3 Ways Businesses Will Buy and Use Hadoop Capabilities on Windows
The quick and easy option is to use the Azure service, accordingto Eron Kelly, general manager of product marketing forMicrosoft's data platform. "This is an ideal way toconsume Hadoop technology as it can be complicated to run usingopen source projects," he says. "With Azure this can bedone in a couple of clicks and you then pay for what youuse."
Companies do have other options for accessing Hadoop in thecloud -- by running Hadoop in Amazon or Rackspace clouds, forexample. But for companies that already use Azure, with largeamounts of data (and logs) in that cloud, then the HDInsightservice certainly would appear to make sense.
For companies that want to manage and run their own Hadoopinstallation, HDP for Windows is probably the option to go for --as long as they have their own Windows servers and are prepared toinstall the software and get it going. Support is available fromHortonworks. "This could be appealing to companies that havegenerally had a no open source software (on Linux) policy. The sortthat may have wanted Hadoop, but only wanted it on Windows,"Wes Miller points out.
HDInsight Server for Windows will allow larger enterprises totake advantage of their existing investment in Microsoft'ssoftware stack -- particularly the cloud management capabilities ofSystem Center -- to incorporate it into a private cloud. And itneedn't be expensive -- the product is available as a freedownload, Kelly explains.
"There's no incremental fee for using HDInsight Serverfor Windows--we will monetize it by customers having to buy WindowsServer to use it--and maybe from them using our data warehousing orBI environments as well," he says. "We may also monetizeit by selling newer versions of Excel," he adds. (Microsoftoffers an Excel 2013 and 2010 add-in called Data Explorer which canconnect to HDInsight instances in Azure or on-premises.)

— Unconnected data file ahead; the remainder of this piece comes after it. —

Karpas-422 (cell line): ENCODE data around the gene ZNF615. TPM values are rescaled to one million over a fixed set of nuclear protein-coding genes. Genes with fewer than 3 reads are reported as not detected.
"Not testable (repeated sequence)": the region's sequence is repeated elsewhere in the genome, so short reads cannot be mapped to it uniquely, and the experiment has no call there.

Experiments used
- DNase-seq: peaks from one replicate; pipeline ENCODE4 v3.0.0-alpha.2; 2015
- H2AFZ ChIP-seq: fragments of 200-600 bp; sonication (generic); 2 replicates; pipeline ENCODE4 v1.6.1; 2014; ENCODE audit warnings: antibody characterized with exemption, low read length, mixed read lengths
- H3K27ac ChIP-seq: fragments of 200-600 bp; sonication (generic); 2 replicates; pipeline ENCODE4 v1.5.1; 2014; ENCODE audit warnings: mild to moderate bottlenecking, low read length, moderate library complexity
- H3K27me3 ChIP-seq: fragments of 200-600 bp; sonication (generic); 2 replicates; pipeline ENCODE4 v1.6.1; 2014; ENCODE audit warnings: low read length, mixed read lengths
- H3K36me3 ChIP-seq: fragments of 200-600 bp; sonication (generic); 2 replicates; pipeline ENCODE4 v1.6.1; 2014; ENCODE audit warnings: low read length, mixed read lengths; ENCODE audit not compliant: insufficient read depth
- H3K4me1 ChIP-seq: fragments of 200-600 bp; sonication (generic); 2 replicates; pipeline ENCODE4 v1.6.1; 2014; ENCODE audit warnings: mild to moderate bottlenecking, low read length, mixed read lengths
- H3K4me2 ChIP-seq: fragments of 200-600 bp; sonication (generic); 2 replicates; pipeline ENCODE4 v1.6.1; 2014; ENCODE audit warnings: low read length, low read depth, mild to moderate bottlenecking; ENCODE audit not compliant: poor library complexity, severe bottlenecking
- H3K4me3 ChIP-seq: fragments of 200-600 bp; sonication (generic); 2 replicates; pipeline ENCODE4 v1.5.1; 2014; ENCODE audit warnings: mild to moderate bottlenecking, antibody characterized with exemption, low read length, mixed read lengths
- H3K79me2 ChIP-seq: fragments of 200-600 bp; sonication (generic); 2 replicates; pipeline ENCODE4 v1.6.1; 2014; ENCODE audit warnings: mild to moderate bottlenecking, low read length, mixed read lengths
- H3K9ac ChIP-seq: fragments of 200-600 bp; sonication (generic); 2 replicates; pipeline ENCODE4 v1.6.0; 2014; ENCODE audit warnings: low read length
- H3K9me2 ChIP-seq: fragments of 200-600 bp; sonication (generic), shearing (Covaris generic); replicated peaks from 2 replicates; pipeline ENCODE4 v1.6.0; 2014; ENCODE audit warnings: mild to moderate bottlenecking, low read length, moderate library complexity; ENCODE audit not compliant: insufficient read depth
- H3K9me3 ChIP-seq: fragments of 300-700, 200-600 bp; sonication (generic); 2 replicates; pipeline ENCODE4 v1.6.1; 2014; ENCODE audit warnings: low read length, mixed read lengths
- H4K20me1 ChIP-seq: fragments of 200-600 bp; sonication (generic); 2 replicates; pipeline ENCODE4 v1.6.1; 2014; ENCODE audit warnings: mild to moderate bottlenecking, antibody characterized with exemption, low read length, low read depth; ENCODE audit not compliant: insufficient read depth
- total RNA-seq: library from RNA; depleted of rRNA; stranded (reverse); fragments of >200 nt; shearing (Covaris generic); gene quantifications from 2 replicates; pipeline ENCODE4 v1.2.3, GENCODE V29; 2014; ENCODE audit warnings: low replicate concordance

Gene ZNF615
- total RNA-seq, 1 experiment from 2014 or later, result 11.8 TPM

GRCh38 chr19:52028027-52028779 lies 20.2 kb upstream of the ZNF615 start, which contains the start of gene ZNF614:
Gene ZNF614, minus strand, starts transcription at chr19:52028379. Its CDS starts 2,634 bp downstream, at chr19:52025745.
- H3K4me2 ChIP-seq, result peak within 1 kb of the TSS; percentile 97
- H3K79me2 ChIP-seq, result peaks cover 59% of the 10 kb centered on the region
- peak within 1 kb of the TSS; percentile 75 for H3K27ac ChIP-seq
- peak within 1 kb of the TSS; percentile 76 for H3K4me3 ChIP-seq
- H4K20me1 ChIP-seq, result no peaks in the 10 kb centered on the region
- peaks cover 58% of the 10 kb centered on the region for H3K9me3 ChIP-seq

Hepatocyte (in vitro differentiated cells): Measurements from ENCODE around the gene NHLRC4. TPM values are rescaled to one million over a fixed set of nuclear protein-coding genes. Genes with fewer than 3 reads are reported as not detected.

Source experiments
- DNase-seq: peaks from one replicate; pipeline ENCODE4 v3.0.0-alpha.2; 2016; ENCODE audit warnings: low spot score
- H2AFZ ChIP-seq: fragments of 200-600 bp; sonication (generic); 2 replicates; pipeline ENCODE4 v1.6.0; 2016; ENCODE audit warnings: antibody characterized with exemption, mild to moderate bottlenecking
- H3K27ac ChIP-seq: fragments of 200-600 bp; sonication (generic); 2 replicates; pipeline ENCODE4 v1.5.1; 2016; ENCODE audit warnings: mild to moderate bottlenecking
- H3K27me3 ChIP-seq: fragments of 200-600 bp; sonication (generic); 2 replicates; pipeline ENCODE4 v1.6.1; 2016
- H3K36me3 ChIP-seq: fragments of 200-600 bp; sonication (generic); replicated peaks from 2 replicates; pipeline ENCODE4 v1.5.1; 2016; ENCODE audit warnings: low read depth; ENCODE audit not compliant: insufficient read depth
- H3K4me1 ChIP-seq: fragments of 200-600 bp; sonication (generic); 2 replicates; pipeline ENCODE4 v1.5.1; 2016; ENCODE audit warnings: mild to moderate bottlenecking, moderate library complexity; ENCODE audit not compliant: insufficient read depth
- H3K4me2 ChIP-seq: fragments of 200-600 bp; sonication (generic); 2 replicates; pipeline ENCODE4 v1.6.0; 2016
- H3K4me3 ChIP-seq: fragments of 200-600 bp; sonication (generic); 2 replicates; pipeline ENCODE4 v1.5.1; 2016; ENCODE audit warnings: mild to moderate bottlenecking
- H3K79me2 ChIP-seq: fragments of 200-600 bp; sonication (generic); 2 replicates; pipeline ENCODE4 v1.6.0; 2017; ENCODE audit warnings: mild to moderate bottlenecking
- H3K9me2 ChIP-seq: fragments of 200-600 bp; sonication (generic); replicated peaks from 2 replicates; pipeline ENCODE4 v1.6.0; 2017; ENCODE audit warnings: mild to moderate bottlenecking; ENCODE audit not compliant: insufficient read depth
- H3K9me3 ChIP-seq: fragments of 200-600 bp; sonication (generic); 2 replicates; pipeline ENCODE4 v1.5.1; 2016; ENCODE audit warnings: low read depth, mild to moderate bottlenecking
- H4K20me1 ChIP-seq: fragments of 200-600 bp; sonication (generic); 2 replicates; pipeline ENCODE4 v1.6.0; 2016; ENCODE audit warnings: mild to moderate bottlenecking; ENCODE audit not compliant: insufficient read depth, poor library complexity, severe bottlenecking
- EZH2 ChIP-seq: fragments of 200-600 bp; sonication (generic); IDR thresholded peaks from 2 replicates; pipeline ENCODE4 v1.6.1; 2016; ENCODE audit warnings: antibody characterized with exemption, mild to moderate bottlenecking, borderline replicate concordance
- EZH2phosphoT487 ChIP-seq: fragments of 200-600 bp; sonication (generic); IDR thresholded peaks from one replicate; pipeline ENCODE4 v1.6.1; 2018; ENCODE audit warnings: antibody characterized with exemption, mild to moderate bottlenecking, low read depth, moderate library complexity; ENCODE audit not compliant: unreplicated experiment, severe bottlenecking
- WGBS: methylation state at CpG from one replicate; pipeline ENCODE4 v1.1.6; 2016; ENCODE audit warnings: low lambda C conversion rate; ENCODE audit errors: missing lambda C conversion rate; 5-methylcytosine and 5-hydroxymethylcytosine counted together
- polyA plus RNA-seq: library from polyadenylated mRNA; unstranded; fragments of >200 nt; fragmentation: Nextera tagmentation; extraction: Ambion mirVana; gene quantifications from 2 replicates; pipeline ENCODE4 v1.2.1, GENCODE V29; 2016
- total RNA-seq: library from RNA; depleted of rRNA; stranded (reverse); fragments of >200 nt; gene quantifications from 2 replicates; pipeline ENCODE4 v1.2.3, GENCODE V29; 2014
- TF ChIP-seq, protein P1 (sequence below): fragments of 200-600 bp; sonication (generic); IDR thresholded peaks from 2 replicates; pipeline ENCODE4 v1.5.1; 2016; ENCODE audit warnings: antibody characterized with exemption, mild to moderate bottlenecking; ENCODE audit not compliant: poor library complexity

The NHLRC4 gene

The big question mark over HDInsight Server for Windows iswhether any but the largest companies will actually want to use it,Miller fears it may be too complicated. "Will smaller sizedbusinesses really want to run Hadoop in a private cloud? Maybe ifit is all automated, but I don't think that Microsoft is goingto be doing that," he says.
There's no doubt that Hadoop's arrival on Windows issignificant, because it will bring Big Data analysis within easyreach of the vast Windows market. (Hortonworks' Shaun Connollyestimates that by releasing HDP for Windows, the company willdouble the potential market for HDP immediately.) And by loweringthe barriers to entry for making use of Hadoop, smallerorganizations and even business departments will be able to benefitfrom insights gained from the analysis of Big Data.
Paul Rubens is a technology journalist based in England. Contact him at email@example.com.Follow everything from CIO.com on Twitter @CIOonline, on Facebook, and on Google +. Read more about data management in CIO's Data Management Drilldown.